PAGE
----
Overview of ClickUp
ClickUp is a robust project management workflow and communications application. This "one app to replace them all" has been visibly aggressive in marketing. I’m sure whenever you’ve gone to a major or medium city, you’ve seen its display ads. I actually notice when I’m in a city that doesn’t have ClickUp Ads.
The strategy they're employing is quite interesting. ClickUp has managed to integrate several functionalities within its platform to provide a seamless experience for the user. A notion that many users and critics may still question, "Can one app truly replace them all?" But whether you're a critic or a believer in this 'all in one' strategy, ClickUp’s approach to pricing is worth a deeper look, and that's precisely what we are going to do today.
Background of ClickUp
ClickUp was founded in 2017 by Zeb Evans and Alex Yurkowski, successfully raising 537.5 million dollars, a testament to its substantial market presence. Their strategy seems to hinge on the classic 'wedge and expand' approach. Once a user starts using one feature, they're likely to start using other features as well, essentially embedding them into the ClickUp ecosystem.
Recently, after raising a significant amount of funding, ClickUp has started to venture into the mid-market and enterprise domain, and this pivot will undoubtedly affect their entire user pyramid. It's a smart and intriguing move, but the question remains, "How good is their pricing strategy?"
Reaction to Pricing Page
ClickUp's pricing page gives good context on who each plan is for, which is a neat way to guide potential users. When a user comes across the myriad of features ClickUp has to offer, guiding them to the right plan is crucial.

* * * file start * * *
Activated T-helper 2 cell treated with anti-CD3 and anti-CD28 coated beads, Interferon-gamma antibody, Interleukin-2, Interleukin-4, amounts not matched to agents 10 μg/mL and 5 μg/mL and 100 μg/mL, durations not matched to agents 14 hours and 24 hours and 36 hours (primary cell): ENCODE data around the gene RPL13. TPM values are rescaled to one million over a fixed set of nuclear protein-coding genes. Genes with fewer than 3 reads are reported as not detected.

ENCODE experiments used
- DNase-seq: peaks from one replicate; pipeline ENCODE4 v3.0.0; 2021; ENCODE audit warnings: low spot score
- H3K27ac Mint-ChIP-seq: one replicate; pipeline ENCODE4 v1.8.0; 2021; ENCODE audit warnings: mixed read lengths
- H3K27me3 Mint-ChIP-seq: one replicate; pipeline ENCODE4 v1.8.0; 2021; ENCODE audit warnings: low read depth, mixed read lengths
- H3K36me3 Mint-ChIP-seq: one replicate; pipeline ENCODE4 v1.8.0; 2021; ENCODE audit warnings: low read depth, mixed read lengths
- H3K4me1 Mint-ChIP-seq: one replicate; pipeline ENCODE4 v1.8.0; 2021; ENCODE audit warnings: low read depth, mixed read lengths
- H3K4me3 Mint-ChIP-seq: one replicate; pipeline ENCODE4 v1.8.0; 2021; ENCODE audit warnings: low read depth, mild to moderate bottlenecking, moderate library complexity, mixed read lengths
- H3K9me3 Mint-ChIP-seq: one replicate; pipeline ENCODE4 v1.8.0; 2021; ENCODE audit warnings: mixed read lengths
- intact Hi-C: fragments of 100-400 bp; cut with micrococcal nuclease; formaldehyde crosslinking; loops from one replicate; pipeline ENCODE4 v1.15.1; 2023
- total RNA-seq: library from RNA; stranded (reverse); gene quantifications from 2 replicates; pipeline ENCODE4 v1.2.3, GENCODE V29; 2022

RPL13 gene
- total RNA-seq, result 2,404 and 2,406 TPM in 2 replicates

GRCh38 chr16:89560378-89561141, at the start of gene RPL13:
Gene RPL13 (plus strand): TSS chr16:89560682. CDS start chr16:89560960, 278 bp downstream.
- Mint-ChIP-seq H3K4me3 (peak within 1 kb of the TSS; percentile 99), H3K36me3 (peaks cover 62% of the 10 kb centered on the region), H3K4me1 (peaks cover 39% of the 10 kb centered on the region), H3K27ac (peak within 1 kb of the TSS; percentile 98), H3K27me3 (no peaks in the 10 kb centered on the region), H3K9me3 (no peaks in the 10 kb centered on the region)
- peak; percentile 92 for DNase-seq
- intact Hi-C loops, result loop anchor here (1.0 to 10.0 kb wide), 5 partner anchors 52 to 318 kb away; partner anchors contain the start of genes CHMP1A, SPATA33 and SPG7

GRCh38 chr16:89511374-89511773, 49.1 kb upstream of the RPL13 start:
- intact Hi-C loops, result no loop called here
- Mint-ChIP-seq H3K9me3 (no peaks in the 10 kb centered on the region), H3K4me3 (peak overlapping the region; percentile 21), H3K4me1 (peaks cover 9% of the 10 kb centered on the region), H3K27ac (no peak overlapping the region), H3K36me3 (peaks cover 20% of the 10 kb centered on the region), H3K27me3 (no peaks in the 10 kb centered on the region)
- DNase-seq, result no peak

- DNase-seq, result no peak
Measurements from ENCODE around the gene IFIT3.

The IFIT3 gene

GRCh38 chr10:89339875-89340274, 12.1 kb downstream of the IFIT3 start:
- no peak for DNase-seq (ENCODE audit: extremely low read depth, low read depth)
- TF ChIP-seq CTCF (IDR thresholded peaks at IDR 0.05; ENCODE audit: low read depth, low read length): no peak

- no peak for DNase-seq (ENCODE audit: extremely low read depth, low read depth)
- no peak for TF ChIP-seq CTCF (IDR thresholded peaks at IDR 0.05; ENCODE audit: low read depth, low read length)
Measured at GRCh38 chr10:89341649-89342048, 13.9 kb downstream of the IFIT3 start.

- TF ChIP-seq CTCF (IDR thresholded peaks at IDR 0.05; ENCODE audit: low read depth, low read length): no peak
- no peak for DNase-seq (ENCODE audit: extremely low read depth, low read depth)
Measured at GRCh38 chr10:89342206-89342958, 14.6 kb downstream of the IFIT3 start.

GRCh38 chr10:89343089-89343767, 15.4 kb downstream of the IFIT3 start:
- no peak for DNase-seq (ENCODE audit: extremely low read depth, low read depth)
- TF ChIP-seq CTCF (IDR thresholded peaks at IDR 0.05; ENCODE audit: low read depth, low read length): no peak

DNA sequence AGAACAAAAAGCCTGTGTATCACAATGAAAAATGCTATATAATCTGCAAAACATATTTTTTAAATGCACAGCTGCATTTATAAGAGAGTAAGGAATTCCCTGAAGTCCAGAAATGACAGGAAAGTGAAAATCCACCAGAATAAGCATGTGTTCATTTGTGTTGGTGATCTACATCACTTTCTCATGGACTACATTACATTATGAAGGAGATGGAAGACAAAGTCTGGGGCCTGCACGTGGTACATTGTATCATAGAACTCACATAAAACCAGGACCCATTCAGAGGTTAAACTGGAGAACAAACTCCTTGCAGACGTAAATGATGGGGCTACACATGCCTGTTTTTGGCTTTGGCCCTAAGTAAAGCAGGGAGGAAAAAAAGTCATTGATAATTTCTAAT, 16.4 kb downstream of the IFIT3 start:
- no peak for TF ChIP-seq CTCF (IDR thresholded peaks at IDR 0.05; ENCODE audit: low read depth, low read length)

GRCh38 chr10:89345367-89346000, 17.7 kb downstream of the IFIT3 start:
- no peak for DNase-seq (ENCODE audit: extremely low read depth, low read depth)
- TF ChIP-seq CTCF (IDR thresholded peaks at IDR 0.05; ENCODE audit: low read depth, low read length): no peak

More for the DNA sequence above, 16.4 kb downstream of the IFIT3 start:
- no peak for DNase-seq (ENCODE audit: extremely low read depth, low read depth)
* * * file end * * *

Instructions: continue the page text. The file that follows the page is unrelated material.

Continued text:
This guidance, along with the pyramid principle of the page, allows users to see exactly what they get with each plan. They can delve deeper into the complete feature list if they wish. ClickUp also strategically uses social proof, especially for a multi-product or multi-feature company. However, there are three crucial areas where ClickUp is crushing it or can make improvements.
- ClickUp, like many other companies, utilizes a freemium strategy. When done correctly, this can lower the Customer Acquisition Cost (CAC) by about 25% and increase retention by around 15%. Freemium, however, should be viewed as an acquisition strategy, not part of your pricing. This is something ClickUp is doing quite well and is something every company should consider, especially as markets become denser.
- ClickUp also provides a significant annual discount to users, with the potential of increasing their Lifetime Value (LTV) 200%-800%. However, they are offering a 45% discount, which is 2 to 3 times higher than the median or average. Ideally, ClickUp should lower the discount threshold and then work on converting these users into annual customers through subsequent marketing campaigns.
- Lastly, ClickUp should work on their localization strategy. Users from different regions should see their respective currency symbols, and the price should change according to the purchasing power parity of that region. This could significantly boost revenue per customer and open the door to new markets.
In conclusion, ClickUp is implementing a powerful freemium strategy, but they need to revise their annual and monthly discount ratio, as they are currently giving away too much. Additionally, implementing proper localization could be an easy win for them, allowing customers from different countries to see the right currency symbol and a price point that matches the demand in their specific region.
ClickUp's strategy is a fascinating case study for any company or competitor looking to refine their pricing strategy. While no pricing page is perfect, there are always lessons to be learned and improvements to be made. The goal is always to create the best value for the customer and the company.
If you found this blog post interesting and want more insights into pricing strategies, don't hesitate to subscribe for more. We'll be back next week with another analysis. Until then, stay tuned!
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This is the sneakiest little pricing page I've ever seen.
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Welcome to Pricing page tearDown where paddles. Chief Strategy Officer Patrick Campbell breaks down what companies are doing well and not so well when it comes to their pricing strategy. Patrick, take it away.
00:00:19:20 - 00:00:26:22
This week we're talking about click up the project management Workflow communications app, the one app to replace them all, as they say on their website and fun fact.
00:00:26:22 - 00:00:45:23